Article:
In English, many things are named after a particular country – but have you ever wondered what those things are called in those countries?
1.1(use as authority)(principle/precedent) invocar
- In support of this claim, they invoke the archaic Greeks, often citing Hesiod's Works and Days, among other classical sources.
- The King's Men apparently heard about Pavier's planned collection and invoked the protection of authority.
- Solomon invokes the term ‘stakeholder’ to dismiss Friedman's argument that the ethical responsibilities of business stop with stockholders.
- Whereas others opted for one of the two theories by invoking arguments or authorities, Beguelin made a systematic search for experiments which he hoped would settle the dispute.
- Throughout his argument Lord Kingsland repeatedly invoked the well-recognised EC principles of legal certainty and proportionality.
- Dana's attorneys did try to make this argument, invoking a federal statute that allows damages awards for constitutional rights violations.
- Many of the lefty bloggers have lately been pursuing one of their persuasion's favourite follies: selecting a congenial conclusion and then invoking spurious science to support it.
- The philosophy of ‘naturalism’ is imposed upon the evidence so that the authority of science is invoked for a secular view of the world.
- Two other arguments are invoked in support of the rule.
- The question is the wisdom of proceeding without U.N. authority where we have invoked the resolutions of the U.N. as the basis for an attack.
- And those who support the penalty readily invoke the wishes of the grieving mother who cries out for the blood of her baby's killer.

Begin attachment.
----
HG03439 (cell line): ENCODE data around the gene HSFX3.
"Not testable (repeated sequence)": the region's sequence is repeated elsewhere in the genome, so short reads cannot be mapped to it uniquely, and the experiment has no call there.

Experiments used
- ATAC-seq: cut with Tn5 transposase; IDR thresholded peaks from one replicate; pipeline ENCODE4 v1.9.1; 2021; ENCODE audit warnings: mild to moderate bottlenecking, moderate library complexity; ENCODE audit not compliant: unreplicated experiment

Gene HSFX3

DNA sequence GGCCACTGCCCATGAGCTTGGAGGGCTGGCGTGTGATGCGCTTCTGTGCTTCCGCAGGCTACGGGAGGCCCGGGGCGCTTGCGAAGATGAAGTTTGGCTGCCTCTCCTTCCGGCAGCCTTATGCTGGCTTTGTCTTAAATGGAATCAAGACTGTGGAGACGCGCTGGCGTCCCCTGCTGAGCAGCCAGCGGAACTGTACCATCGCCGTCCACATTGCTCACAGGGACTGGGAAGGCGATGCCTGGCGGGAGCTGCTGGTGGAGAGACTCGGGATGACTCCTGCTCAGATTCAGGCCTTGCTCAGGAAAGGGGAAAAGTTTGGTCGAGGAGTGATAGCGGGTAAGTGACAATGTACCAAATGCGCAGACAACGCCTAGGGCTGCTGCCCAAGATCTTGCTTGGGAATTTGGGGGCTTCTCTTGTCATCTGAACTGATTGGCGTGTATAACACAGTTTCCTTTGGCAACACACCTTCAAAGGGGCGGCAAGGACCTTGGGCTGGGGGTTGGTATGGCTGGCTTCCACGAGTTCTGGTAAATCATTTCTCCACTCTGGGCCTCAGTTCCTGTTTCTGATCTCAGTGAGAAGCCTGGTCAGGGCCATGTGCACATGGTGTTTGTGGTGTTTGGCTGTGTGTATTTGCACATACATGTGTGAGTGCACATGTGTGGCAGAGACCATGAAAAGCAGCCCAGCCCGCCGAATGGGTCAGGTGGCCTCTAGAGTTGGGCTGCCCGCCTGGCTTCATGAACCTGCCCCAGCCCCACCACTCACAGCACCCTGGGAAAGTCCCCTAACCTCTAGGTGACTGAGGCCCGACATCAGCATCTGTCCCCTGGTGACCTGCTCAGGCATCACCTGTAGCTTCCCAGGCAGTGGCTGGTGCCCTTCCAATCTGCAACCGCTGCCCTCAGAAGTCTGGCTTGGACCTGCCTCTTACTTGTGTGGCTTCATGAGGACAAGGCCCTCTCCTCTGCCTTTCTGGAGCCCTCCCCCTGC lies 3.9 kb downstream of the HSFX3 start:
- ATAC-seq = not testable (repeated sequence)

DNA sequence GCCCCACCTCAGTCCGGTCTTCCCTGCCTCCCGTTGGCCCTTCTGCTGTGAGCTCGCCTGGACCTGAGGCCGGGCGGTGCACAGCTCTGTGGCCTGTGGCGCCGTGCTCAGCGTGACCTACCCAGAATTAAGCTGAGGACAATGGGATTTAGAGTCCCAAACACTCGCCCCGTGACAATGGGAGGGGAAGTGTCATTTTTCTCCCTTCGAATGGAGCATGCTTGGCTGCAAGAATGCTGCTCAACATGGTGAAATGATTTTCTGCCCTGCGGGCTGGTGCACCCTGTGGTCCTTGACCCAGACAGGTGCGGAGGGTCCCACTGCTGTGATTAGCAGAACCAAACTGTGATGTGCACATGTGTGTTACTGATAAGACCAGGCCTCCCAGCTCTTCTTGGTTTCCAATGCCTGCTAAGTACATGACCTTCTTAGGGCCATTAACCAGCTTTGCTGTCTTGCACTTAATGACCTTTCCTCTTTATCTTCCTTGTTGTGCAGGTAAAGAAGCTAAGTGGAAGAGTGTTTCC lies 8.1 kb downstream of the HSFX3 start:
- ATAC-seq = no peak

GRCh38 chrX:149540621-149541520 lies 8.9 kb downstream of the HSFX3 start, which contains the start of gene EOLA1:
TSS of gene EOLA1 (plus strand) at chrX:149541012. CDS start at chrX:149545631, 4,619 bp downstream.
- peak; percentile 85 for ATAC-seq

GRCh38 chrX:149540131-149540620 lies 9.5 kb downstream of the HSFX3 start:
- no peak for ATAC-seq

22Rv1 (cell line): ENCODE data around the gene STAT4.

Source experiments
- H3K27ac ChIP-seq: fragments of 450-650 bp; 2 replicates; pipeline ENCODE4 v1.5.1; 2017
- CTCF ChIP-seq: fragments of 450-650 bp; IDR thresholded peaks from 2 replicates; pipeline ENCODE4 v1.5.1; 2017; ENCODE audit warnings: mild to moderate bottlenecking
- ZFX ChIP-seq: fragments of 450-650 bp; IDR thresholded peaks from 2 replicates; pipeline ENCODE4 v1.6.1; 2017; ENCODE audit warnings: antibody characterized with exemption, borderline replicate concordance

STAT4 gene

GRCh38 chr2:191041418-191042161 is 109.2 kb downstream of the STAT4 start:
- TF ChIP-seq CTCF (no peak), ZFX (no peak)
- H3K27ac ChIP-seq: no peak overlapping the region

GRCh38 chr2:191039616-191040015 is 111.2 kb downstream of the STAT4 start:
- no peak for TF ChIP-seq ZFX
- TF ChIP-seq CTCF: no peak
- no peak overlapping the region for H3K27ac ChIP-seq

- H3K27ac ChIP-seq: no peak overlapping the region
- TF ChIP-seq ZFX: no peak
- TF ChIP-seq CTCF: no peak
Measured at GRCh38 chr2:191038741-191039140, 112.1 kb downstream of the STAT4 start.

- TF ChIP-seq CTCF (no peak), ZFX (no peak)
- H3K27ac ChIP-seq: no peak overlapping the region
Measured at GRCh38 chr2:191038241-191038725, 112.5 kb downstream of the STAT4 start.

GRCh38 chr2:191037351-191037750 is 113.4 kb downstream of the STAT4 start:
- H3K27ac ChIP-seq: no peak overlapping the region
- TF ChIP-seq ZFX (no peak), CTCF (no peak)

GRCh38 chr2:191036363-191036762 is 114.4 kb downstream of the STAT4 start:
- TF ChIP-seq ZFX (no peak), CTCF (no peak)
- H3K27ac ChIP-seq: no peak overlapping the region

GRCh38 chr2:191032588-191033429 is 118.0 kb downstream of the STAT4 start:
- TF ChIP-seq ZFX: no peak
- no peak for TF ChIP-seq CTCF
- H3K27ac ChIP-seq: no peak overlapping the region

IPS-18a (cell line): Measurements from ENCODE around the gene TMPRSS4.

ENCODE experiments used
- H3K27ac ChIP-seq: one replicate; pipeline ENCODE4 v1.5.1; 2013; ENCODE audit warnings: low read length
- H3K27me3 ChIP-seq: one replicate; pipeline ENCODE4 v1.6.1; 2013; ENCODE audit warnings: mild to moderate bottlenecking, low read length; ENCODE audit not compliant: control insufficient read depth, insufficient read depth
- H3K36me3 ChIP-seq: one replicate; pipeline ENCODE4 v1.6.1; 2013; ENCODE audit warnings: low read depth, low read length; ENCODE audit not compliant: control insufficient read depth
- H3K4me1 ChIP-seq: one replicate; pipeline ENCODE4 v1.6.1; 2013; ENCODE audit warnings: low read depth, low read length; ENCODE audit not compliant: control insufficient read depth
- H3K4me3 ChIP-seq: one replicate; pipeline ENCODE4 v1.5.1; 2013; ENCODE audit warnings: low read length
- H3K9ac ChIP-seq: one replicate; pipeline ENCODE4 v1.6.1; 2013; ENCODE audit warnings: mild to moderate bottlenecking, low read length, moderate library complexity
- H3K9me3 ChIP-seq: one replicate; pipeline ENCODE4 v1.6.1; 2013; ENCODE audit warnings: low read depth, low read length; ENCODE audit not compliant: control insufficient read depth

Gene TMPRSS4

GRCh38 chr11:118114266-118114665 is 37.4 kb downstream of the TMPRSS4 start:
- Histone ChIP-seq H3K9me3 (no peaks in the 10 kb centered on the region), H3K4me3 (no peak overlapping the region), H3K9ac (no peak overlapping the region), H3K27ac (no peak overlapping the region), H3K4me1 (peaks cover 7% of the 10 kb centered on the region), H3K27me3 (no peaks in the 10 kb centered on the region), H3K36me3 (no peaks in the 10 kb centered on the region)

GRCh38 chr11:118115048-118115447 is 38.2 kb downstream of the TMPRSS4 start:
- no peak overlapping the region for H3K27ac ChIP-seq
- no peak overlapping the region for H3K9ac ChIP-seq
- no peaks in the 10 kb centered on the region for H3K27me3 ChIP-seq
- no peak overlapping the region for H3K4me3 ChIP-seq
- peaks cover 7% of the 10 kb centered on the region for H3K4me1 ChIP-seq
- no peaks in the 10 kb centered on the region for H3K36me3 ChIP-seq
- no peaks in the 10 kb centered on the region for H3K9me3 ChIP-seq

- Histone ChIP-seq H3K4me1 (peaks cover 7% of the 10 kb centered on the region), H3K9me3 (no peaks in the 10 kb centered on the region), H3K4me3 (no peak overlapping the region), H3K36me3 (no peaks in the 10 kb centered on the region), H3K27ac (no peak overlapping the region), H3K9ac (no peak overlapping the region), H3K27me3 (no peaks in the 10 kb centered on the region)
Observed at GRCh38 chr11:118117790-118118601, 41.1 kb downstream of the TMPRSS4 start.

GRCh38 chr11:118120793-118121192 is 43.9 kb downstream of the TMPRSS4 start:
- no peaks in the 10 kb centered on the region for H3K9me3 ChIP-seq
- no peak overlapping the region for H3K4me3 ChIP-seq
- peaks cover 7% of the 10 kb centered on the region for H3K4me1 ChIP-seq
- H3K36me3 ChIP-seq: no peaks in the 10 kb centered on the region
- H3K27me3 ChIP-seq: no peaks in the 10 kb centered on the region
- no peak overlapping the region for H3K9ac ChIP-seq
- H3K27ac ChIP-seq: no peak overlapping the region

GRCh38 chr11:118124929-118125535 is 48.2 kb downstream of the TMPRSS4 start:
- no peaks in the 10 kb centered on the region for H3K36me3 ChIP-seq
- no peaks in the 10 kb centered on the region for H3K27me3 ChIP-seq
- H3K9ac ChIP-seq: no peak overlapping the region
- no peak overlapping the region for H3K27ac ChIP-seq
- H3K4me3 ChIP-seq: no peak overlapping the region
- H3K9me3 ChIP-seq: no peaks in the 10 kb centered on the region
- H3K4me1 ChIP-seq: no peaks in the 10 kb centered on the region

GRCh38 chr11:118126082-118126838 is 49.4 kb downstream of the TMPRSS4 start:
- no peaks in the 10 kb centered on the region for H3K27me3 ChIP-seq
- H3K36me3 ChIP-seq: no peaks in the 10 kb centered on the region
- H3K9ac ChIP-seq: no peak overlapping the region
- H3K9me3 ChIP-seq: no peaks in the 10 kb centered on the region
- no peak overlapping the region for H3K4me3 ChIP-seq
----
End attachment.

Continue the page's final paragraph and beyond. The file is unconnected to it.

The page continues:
- Moral indignation was invoked to support the violation.
- It is a reflection of the degradation of public debate that political and medical authorities are now reduced to invoking the simplistic morality of children to make them feel good about themselves.
- Berrigan and Charnov invoke field data supporting such a correlation, but they call the appearance of a tradeoff between these two parameters a major puzzle.
- However Stephen Matthews lost some support when he invoked the women's suffrage movement.
- The author invokes the strength of medical authority to his denial of the negative impact on health intrinsic to the operation of such a smelter.
- Sir Rabbie Namaliu invoking the bygones be bygones argument says hammering out the agreement was a matter of discussion.
- Since the attack, Canadian authorities have invoked the threat of terrorism to justify a clamp down on protests that extends well beyond Kananaskis County.
- Back then the same arguments were used to invoke the people to vote, the same grim scenario of a hardliner-dominated regime who would stifle all the progress made were told and retold again and again.
- To make exclusions - to excuse the invaders - is to invoke a moral difference argument, which I don't believe a democracy can tolerate.
1.2(call into use)(rule/law) invocar(law/rule) acogerse a
- The only possible operation is to read data when Read-Only Mode is invoked.
- Can I use a Java application instead of a JSP (JavaServer Page) to invoke a servlet on an application server?
- This article describes the steps to change the default image editor application, which is invoked from the Windows Picture and Fax Viewer.
2(call up)(spirits/devil) invocar(spirits/devil) conjurar
English has borrowed many of the following foreign expressions of parting, so you’ve probably encountered some of these ways to say goodbye in other languages.
Many words formed by the addition of the suffix –ster are now obsolete - which ones are due a resurgence?
As their breed names often attest, dogs are a truly international bunch. Let’s take a look at 12 different dog breed names and their backstories.